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Each time this night comes, I take the long walk back to Family House and ponder in my mind, “is it real?” It hardly seems possible that the day I have waited for will come tomorrow. Preparations have been made, prescriptions and supplies ordered. We have learned to have things shipped to our house rather than the hospital so we can leave. There are the words. We are leaving.

Can it be? I am afraid to hope. I prepare myself that something may happen over night to prevent our leaving. It is always a planned discharge, never a for sure discharge.

But there is it. It will gradually soak in. Maybe more slowly this time because he must stay hydrated tonight and not vomit, or at least, not vomit too much. He is still a baby. Plans have been made to protect him: increase the TPN, give more breast milk with the formula.

Then there is the ethanol lock. A little alcohol at the end of his central catheter to help protect him from those things that find their way into his blood. Could this mean we do not come back for some time?

In the beginning, the likelihood of infection was not great…possible, but more likely to be a normal fever that all kids get. Yet my children have not been sick, not once all summer…only Peter.

Soon infections seemed very likely for him. This is his third. They mean two-week hospital stays. Coupled with other events, we have been here five weeks. Five weeks, that is the length of the “big hospitalization,” the one in the beginning. But that one was five weeks without interruption. Here we had six days at home…six perfect, too short days.

What will fall bring us? How many holidays will we spend here? Or will we turn a corner and have more time home than hospital? I counted the weeks. We have spent four months in the hospital. He is eight-months old. But one day it is going to change.

I reach out and consider grasping at the hope that lies before us. Yet it is a fearful hope. I must accept this as part of life. I can hope to be home. I can dream of being home an entire month. I can dream of being a family again. God, how I would love to be together again.

We were meant for each other. My husband and I need each other. We are the romantic-style marriage. It was written in the stars. I do not believe marriage must be destiny to be successful. Yet, I would be lying if I said I did not think God planned for us to be together since the beginning.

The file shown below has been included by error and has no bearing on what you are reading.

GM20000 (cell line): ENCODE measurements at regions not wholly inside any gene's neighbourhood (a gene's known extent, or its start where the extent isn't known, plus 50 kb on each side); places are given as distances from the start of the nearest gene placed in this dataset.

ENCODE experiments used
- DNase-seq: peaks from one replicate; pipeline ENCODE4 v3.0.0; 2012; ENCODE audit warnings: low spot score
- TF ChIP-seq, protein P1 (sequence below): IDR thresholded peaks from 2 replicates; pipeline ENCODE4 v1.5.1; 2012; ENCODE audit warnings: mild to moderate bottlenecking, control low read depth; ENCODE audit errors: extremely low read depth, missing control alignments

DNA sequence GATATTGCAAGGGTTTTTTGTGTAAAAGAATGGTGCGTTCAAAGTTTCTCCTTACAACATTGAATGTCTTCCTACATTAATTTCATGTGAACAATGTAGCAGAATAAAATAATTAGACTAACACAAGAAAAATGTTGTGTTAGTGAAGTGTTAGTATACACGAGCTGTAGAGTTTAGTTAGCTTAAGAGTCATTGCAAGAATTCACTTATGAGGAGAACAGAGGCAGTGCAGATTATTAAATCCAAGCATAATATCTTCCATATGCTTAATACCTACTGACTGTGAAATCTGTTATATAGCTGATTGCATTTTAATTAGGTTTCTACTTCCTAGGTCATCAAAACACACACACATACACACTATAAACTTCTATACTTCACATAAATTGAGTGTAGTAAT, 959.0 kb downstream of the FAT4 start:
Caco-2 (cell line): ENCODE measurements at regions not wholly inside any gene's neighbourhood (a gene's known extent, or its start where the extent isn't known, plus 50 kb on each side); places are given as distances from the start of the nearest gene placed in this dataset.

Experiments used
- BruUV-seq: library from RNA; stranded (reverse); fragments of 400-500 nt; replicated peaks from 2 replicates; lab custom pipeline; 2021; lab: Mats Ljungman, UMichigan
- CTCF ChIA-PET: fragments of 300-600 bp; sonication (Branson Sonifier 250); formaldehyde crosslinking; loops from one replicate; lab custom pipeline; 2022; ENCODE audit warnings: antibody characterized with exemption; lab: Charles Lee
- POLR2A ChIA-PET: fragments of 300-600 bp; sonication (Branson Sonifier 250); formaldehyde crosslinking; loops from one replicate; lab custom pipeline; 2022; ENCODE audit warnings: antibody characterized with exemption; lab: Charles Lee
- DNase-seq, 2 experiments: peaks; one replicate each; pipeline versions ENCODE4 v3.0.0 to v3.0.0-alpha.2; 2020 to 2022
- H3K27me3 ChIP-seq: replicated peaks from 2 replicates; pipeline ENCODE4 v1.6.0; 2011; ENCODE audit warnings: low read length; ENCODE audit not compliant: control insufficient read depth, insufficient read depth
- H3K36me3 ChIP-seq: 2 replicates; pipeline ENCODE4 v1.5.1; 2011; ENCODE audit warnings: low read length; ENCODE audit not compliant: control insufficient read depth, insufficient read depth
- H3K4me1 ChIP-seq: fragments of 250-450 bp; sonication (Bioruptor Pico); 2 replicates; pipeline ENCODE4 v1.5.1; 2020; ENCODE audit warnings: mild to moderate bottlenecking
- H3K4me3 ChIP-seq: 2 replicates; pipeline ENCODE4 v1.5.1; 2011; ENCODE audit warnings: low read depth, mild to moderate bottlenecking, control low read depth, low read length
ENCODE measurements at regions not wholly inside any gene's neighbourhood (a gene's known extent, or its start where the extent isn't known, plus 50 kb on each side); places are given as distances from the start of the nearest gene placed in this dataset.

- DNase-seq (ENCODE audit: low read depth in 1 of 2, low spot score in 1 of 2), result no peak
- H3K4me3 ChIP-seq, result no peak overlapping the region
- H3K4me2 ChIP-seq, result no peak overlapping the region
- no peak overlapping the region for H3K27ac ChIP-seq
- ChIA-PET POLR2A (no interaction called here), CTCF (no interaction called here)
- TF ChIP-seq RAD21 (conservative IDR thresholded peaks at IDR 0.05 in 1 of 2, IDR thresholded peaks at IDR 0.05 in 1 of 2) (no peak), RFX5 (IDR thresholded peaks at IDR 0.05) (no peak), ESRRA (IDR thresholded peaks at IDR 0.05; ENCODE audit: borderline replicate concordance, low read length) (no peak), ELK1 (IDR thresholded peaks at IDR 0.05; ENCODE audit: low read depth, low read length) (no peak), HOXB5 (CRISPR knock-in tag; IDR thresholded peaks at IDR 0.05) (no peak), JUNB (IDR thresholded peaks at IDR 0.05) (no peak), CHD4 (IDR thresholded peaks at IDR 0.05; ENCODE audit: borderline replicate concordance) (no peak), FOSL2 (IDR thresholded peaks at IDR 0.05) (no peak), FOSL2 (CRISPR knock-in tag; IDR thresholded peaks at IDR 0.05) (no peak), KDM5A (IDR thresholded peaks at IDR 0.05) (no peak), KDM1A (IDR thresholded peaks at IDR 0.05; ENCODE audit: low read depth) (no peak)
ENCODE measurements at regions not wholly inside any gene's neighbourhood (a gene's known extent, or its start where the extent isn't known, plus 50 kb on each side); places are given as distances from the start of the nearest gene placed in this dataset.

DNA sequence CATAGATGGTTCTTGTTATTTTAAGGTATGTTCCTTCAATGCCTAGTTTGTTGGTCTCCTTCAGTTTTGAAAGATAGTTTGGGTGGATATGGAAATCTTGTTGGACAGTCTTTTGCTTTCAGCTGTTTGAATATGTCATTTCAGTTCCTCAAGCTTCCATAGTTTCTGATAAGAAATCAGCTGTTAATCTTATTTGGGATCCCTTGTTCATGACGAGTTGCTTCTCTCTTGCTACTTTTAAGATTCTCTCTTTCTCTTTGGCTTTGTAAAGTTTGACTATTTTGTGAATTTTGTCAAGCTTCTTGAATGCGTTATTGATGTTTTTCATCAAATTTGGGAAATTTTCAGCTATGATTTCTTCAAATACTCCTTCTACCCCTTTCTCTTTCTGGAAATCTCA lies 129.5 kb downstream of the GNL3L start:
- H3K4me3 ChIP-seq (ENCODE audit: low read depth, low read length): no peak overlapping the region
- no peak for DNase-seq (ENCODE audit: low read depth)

So we must be together…and detached. That is the lesson. Those were the welcoming words Fr. R and I spoke in the hallway of the PICU. “If any one comes to me and does not hate his own father and mother and wife and children and brothers and sisters, yes, and even his own life, he cannot be my disciple” (Luke 14:26). But not hate, I told Fr. R, you can love it…just be detached. He laughed heartily and granted me my point. He experiences his own desert away from home.

Detachment. The first spiritual book I ever read was Abandonment to Divine Providence. My early days were spent reading the Carmelites, Therese and her night of nothingness, John of the Cross and the Dark Night of the Soul. I understood little of it then. How could I? I had never suffered.

God protected St. Therese. She felt he protected some souls in a special way, bringing them up close to him, because they would not be strong enough to endure the path otherwise. I knew I was one of those souls. But we all must come to it eventually. We all must face the Cross. Then he makes us strong.

I have to explore what the Cross is and what hope is. I cannot fall into superstition: that if i pray in this way, he will not go back to the hospital. But it must be trust. It must be personal. It has to contain some notion of Heaven as our home. With a home and family so wonderful, I could love this world so much so I would not want to lose it. I remember thinking that when I held my oldest daughter.

We are on a journey. We must remember that. I am holding the thought. The excitement for tomorrow grows.

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